• Filed under: review
  • 11/07/2013

Earth House Hold See Through You EP

Label: Peach

Operating as Earth House Hold, time-tested producer Brock Van Wey (more commonly known as Bvdub) applies his affinity for hypnotic, ambient-leaning productions to two extremely elongated, blissfully lethargic house constructions on the See Through You EP. Clocking in at almost 24 minutes, the second effort from NY label Peach uniquely interprets "deep house" into a softly glowing brand of lush dance music, complete with hushed soul references and slow-motion rhythms. Read more » 

  • Filed under: review
  • 11/06/2013

Noah Pred Third Culture

Having moved in his youth from the Bay Area to the isolated remoteness of Canada's West Coast and later spending time in Vancouver, Montreal, and Toronto before relocating to Berlin in 2011, Thoughtless Music boss Noah Pred is no stranger to packing up and forging a new path in an unfamiliar place. It's no secret that many of Canada's brightest electronic talents tend to head to Europe when their career reaches a tipping point, and Pred is no different. Four years have passed since Pred's last full-length, Blind Alignments, but his latest LP, Third Culture, is more of a refinement of his style than a total reinvention. Read more »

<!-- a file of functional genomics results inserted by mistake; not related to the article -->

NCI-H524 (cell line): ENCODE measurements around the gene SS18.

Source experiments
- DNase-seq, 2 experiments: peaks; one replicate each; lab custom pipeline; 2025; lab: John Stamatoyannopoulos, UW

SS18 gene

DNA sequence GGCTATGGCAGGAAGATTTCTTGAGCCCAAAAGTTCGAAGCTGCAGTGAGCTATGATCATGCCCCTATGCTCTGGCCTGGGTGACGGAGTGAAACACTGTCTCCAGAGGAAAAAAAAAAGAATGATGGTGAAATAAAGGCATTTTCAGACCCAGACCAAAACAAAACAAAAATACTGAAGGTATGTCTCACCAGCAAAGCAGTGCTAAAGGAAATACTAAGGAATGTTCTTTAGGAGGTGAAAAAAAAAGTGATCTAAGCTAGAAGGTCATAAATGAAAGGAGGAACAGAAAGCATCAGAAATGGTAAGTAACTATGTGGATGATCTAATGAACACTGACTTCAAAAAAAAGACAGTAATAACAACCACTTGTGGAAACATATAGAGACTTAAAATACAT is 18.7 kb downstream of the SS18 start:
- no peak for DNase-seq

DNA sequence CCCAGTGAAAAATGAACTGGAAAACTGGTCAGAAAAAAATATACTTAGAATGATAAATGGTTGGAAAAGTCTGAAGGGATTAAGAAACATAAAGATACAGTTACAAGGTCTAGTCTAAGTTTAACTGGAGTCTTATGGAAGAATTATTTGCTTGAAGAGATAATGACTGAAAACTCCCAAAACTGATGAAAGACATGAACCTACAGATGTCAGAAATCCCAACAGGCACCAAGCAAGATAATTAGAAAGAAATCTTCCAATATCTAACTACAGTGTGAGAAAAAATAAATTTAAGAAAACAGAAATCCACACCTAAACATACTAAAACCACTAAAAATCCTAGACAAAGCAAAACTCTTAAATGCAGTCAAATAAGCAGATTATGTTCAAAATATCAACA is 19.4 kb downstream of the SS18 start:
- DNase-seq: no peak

• Filed under: review
  • 11/06/2013

Pional Invisible/Amenaza

The name of Madrid-based producer Pional (a.k.a. Miguel Barros) is probably recognizable to even some casual listeners of house music, as his association with the critically acclaimed John Talabot has tangentially thrust him into the spotlight. However, while Pional has recorded and toured with Talabot, his own output has thus far been limited to a smattering of limited-edition 12" releases. That is set to change with Invisible/Amenaza, a four-track EP for the UK-based Young Turks label that finds Pional laying his wistful, pop vocals over amenable, disco-informed beats. Read more » 

  • Filed under: review
  • 11/06/2013

Nguzunguzu Skycell EP

Over the past few years, LA production duo Nguzunguzu (which comprises Daniel Pineda and Asma Maroof) has established itself as a leading proponent of the hybridized, polygenre tendencies that dominate a particular segment of today's bass-music underground. The pair keeps its release schedule sparse—the Skycell EP is the duo's first offering since last year's Warm Pulse EP—seeming instead to prefer to work on a diverse array of projects, most notably and recently producing two tracks on Kelela's stunning Cut 4 Me mixtape, and also collaborating with Fatima Al Qadiri and J-Cush as Future Brown. Still, Nguzunguzu's latest is a refreshing reminder of exactly what makes everything the duo touches so appealing—it's an intoxicating combination of agile, polyrhythmic beats, meandering, grime-indebted synths, and a specifically bass-minded headiness. Read more » 

  • Filed under: review
  • 11/05/2013